Posted by Jonathan Maus (Publisher/Editor) on July 3rd, 2012 at 11:43 am
with Portland resident Joel Shapiro as they
ride on the Eastbank Esplanade.
(Photos © J. Maus/BikePortland)
Portland mayoral candidate Jefferson Smith has set himself apart from his challengers by not being much of an everyday bike rider. However, despite his lack of biking credentials, he managed to snag the endorsement of the Bike Walk Vote PAC. On Friday, he added to his bike-friendly profile by leading a Pedalpalooza ride.
Organized by volunteers with Bike Walk Vote, participants met on the Eastbank Esplanade and heard Smith speak on a variety of issues on stops along the river and throughout downtown. While Pedalpalooza is often connected to naked bike rides and costumed craziness, this ride was all about policy.
With a conversation stoked by Bike Walk Vote volunteer Michael O’Leary and questions from ride participants, we heard Smith explain his positions on everything from campaign finance to homelessness and from coal exports to the Columbia River Crossing project.
Smith’s explained that he’s bullish on biking because of basic economics. He feels a strong case can be made to advance active transportation by explaining the positive economic impact of a Portland with fewer cars. “How do we solve transportation problems at a lower price point?” he wondered at the outset of the ride, “We must be cost-conscious.” He also sees dollar signs in Portland being a national leader in bicycling. But, in keeping with his focus on equity and inclusion, he implored those in attendance to remember that in order for bicycling to succeed in Portland, “We must make sure the dream works for more people.”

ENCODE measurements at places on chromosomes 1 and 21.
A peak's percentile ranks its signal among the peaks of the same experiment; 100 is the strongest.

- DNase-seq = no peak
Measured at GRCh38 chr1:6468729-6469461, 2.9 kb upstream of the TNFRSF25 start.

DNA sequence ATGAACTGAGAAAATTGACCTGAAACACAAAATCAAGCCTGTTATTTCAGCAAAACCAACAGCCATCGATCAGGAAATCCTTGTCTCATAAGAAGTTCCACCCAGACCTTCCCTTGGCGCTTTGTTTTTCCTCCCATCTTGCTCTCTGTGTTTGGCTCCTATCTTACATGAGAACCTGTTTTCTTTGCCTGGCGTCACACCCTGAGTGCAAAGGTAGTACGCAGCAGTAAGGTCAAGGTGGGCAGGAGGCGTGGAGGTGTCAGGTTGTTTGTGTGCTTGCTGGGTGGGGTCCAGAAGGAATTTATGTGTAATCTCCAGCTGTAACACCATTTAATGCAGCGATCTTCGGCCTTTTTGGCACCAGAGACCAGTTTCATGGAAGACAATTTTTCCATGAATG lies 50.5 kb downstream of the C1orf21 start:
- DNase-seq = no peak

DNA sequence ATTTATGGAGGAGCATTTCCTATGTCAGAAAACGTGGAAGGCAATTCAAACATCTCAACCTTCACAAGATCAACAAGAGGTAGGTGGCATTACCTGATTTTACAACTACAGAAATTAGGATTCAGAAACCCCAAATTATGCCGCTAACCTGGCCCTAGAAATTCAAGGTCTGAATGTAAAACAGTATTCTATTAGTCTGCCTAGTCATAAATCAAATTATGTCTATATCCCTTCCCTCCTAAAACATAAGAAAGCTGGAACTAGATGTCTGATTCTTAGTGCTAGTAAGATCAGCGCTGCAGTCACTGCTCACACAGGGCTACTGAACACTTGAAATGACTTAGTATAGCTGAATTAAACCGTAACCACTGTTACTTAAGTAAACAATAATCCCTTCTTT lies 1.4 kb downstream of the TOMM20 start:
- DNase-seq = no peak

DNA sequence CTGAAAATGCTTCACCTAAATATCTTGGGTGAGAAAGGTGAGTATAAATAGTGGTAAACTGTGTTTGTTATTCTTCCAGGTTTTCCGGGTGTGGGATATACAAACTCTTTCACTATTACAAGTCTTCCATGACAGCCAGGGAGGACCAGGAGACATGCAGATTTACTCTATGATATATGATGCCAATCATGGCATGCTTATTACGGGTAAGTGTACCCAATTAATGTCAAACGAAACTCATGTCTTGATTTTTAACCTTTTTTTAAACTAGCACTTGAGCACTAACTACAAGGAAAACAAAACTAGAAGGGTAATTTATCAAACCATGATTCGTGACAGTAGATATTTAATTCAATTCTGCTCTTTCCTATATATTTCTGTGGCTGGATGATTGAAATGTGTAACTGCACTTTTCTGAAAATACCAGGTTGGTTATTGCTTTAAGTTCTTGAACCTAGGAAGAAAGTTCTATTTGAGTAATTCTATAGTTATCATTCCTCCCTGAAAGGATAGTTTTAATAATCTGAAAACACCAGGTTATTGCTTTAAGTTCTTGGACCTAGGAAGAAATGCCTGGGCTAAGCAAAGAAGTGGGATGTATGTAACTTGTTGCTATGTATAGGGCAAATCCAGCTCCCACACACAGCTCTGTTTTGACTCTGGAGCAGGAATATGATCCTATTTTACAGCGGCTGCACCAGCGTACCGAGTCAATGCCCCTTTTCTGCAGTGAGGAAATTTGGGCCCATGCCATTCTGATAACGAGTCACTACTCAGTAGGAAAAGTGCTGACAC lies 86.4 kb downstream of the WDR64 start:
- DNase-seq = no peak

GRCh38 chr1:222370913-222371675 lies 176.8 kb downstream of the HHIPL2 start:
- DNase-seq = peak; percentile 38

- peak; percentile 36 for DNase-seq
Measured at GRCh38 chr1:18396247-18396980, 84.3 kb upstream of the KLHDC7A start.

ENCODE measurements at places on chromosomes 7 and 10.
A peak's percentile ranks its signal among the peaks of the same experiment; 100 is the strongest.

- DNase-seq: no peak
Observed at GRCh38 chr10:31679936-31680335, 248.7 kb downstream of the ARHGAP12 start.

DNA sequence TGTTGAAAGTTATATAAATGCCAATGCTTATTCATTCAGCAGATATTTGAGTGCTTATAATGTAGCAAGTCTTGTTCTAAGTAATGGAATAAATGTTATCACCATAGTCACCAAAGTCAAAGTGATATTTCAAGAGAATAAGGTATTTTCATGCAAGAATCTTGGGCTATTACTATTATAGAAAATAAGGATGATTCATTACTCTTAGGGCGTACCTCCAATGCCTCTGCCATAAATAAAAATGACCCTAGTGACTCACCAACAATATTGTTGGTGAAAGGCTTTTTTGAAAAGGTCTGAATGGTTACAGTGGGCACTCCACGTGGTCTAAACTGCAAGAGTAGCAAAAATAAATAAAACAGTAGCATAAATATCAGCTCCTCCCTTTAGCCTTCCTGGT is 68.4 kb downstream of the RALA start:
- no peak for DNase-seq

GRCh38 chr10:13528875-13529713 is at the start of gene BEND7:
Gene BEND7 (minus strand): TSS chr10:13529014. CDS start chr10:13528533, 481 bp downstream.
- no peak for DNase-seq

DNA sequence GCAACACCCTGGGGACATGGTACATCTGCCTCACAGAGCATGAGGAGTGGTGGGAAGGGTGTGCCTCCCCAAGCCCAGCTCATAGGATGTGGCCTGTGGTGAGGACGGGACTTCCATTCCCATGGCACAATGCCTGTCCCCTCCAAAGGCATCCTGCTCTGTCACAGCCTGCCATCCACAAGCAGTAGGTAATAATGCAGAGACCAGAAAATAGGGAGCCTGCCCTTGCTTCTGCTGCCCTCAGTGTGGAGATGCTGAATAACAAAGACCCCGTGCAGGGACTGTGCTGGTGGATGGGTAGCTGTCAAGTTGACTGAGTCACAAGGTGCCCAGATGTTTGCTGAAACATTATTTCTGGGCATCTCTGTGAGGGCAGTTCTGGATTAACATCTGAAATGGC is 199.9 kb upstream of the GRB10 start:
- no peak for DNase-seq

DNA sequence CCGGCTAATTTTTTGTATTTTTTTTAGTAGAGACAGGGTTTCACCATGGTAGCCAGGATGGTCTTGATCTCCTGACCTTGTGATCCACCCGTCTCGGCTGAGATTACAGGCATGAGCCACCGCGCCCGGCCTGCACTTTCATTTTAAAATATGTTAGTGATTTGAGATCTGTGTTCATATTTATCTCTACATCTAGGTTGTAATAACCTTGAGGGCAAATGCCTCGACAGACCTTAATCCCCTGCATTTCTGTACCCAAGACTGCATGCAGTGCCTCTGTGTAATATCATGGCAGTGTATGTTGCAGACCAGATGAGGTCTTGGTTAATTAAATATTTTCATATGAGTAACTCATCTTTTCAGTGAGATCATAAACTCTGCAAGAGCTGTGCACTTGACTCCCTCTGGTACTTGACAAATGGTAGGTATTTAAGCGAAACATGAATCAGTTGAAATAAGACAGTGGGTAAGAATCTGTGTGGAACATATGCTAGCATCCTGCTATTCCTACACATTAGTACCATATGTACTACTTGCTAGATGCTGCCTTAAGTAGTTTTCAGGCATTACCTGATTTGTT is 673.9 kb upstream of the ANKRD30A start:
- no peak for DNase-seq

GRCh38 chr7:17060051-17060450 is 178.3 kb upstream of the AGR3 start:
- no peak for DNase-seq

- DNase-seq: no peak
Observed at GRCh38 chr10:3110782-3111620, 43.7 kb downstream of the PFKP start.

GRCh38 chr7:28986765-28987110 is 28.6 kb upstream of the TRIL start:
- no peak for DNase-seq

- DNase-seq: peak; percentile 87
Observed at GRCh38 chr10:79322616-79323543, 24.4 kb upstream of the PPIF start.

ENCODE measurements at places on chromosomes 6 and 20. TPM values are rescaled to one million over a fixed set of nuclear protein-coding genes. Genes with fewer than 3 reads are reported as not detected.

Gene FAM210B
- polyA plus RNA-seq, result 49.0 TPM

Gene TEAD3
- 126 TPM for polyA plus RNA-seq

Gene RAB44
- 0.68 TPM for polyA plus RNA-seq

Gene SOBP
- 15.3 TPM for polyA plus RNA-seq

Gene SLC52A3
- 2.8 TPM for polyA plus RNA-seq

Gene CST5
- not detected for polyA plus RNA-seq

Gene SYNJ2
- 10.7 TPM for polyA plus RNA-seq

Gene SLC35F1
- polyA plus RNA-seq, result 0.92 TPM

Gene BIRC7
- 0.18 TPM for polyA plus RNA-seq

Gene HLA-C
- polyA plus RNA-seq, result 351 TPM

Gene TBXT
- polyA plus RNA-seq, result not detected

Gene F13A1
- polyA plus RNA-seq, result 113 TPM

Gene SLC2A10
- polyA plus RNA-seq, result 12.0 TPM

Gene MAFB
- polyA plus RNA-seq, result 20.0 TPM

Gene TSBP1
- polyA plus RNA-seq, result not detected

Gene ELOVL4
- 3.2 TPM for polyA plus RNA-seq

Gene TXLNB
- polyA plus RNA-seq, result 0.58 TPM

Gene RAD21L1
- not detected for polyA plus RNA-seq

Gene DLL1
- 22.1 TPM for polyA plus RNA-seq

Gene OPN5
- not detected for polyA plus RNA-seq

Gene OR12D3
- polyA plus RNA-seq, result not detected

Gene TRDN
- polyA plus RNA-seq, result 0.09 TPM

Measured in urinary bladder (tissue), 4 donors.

Smith referred to the controversial CRC project (which attracted two lawsuits yesterday) somewhat dismissively as, “that highway proposed to Clark County.”
As for his prospects of actually doing something to stop the project, Smith said, “If the political power structure remains what it is now, City Council can’t do a thing.” But, he added that, if Portland makes its voice heard through this mayor’s race, it would, “Send a signal to our Congressional delegation that maybe we ought to pivot to a Plan B.” (And for Smith, that plan might look like theCommon Sense Alternative.)
When it comes to campaign financing, Smith said he subscribes to a “creepiness standard” when deciding whether or not to accept money from lobbyists. “I turn money down if it makes me feel creepy.” He referred to the role of mayor as being, “a fiduciary for the people.”
While much of the discussion wasn’t about bicycling, this was still a bike ride. While we pedaled, many different people rode up alongside Smith to ask him questions and to just introduce themselves. It was great to see a mayoral candidate spend quality time on a Friday afternoon to engage with citizens; and even better still that he did it while bicycling.
— See a few more photos from the ride here.